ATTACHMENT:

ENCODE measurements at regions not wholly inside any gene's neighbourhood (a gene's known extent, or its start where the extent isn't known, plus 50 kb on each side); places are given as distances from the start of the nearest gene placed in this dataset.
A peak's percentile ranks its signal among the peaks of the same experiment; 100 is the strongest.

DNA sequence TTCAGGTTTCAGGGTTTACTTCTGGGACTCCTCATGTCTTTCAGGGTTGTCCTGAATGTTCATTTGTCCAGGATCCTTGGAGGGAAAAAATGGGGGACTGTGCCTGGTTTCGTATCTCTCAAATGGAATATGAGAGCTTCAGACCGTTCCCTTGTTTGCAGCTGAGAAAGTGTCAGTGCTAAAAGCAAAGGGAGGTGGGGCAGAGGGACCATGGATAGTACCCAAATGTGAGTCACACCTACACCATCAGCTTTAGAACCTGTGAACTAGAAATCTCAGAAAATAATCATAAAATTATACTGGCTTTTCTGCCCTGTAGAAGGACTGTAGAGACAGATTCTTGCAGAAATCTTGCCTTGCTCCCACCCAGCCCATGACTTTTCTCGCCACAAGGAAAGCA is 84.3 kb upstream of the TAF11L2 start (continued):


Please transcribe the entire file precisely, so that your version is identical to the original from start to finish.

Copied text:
ENCODE measurements at regions not wholly inside any gene's neighbourhood (a gene's known extent, or its start where the extent isn't known, plus 50 kb on each side); places are given as distances from the start of the nearest gene placed in this dataset.
A peak's percentile ranks its signal among the peaks of the same experiment; 100 is the strongest.

DNA sequence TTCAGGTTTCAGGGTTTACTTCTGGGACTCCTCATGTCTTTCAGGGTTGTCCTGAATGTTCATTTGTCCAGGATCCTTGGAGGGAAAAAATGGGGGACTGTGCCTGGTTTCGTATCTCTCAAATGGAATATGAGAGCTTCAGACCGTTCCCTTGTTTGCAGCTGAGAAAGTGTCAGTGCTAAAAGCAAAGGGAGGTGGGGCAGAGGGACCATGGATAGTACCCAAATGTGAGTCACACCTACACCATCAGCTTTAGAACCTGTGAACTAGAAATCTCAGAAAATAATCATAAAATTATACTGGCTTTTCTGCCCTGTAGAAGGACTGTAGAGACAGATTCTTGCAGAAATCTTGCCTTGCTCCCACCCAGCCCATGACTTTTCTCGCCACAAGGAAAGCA is 84.3 kb upstream of the TAF11L2 start (continued):